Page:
Imagine this: A client comes to you and says they want you to develop a web application. They show you a list of requirements, and in it there are a lot of options for the end user to customize the look and other front-end functionality of the app. Then they tell you that they want some of these visual options to be managed in a real-time updating interface, that shows a preview of the site, and some to be managed in an interface with no visual feedback at all. I don’t know about you, but I’d tell them that having two interfaces for controlling the presentation layer of their app is going to create a confusing user experience and that they needed to choose one or the other. My personal vote would be for the one with the real time feedback. Change Requires Perspective “Automatic updates in WordPress are going to destroy everything.” – The ghost of #wpdrama past As WordPress users, or as someone whose job it is to deliver and maintain client sites using WordPress, change often sucks. But on a project as large as WordPress, change can’t be viewed from the level of the site, but requires a more global perspective. I don’t know what it’s like to be a core developer. I do think that maintaining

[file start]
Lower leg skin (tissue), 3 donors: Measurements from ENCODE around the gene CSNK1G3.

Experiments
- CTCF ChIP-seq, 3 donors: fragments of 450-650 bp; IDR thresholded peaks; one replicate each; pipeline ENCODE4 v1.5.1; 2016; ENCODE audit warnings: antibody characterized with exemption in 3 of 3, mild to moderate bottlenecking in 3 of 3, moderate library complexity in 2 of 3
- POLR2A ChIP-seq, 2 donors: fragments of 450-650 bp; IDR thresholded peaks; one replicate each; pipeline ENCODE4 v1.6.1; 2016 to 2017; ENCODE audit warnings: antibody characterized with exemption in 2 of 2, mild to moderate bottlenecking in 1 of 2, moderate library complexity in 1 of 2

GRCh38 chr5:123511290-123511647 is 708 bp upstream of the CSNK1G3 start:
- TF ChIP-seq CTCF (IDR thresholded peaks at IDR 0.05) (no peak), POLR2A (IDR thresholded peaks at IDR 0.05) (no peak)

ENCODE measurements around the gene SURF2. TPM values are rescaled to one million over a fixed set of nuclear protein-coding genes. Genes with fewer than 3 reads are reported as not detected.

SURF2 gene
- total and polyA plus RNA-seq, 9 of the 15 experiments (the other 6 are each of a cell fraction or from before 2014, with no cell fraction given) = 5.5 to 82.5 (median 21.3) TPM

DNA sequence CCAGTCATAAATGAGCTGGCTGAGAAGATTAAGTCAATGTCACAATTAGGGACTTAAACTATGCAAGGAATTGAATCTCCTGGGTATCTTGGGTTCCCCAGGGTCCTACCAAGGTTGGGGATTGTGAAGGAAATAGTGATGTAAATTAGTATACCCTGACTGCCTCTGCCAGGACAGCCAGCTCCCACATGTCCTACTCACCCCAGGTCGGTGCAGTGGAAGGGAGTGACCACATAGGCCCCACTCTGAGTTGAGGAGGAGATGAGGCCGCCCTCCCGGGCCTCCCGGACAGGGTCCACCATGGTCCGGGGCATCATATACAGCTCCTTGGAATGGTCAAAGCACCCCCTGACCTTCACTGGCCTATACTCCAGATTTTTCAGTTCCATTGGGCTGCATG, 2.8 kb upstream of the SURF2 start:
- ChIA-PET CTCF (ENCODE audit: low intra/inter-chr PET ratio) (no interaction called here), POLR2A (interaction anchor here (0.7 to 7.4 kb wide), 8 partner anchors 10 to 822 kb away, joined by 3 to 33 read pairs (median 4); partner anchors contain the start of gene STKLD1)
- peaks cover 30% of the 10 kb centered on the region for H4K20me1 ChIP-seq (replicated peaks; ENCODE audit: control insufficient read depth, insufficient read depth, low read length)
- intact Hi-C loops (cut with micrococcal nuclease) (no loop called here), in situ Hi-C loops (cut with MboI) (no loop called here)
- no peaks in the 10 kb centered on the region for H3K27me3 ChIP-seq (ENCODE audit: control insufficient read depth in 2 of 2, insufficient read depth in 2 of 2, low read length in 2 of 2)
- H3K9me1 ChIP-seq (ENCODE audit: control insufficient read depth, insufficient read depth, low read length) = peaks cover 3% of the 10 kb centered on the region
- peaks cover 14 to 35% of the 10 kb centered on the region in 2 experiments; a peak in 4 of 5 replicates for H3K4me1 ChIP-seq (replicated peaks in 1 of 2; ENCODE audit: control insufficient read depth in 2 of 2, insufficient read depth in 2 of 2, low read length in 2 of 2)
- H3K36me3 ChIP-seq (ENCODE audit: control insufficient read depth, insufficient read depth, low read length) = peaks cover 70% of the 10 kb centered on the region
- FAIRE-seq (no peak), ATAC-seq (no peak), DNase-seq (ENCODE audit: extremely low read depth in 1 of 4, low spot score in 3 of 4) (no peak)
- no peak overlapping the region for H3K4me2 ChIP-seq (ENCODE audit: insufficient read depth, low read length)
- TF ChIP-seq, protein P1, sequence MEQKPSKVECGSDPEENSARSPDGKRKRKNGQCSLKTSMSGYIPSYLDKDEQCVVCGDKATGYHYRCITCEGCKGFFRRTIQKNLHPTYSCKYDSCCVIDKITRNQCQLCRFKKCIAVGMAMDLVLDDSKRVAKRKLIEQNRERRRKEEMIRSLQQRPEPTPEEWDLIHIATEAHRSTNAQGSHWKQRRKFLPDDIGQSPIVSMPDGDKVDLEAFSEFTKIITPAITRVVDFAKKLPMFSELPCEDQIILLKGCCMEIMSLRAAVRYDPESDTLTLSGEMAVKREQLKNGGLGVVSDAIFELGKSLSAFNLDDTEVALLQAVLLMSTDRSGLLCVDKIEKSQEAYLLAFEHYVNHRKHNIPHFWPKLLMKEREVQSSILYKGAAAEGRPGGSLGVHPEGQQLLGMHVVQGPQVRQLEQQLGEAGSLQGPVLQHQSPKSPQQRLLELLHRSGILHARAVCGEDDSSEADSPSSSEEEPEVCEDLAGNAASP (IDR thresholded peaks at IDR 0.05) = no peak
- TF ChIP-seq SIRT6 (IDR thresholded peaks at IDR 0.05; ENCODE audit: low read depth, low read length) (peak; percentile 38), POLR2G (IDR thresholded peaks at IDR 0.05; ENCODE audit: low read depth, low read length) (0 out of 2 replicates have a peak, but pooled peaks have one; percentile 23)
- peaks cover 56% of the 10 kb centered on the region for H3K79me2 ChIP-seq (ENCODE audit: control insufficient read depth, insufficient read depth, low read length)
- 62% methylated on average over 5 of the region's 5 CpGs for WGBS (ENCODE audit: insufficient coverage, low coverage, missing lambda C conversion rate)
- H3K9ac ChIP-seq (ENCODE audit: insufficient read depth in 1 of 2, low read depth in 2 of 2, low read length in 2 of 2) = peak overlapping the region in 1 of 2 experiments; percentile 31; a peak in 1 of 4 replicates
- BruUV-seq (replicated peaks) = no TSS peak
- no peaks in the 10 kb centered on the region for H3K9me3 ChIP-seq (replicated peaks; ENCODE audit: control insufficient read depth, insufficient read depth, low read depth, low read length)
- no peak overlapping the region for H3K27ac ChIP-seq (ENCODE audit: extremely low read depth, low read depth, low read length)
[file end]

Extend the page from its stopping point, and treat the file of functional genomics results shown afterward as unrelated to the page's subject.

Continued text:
Imagine this: A client comes to you and says they want you to develop a web application. They show you a list of requirements, and in it there are a lot of options for the end user to customize the look and other front-end functionality of the app. Then they tell you that they want some of these visual options to be managed in a real-time updating interface, that shows a preview of the site, and some to be managed in an interface with no visual feedback at all. I don’t know about you, but I’d tell them that having two interfaces for controlling the presentation layer of their app is going to create a confusing user experience and that they needed to choose one or the other. My personal vote would be for the one with the real time feedback. Change Requires Perspective “Automatic updates in WordPress are going to destroy everything.” – The ghost of #wpdrama past As WordPress users, or as someone whose job it is to deliver and maintain client sites using WordPress, change often sucks. But on a project as large as WordPress, change can’t be viewed from the level of the site, but requires a more global perspective. I don’t know what it’s like to be a core developer. I do think that maintaining
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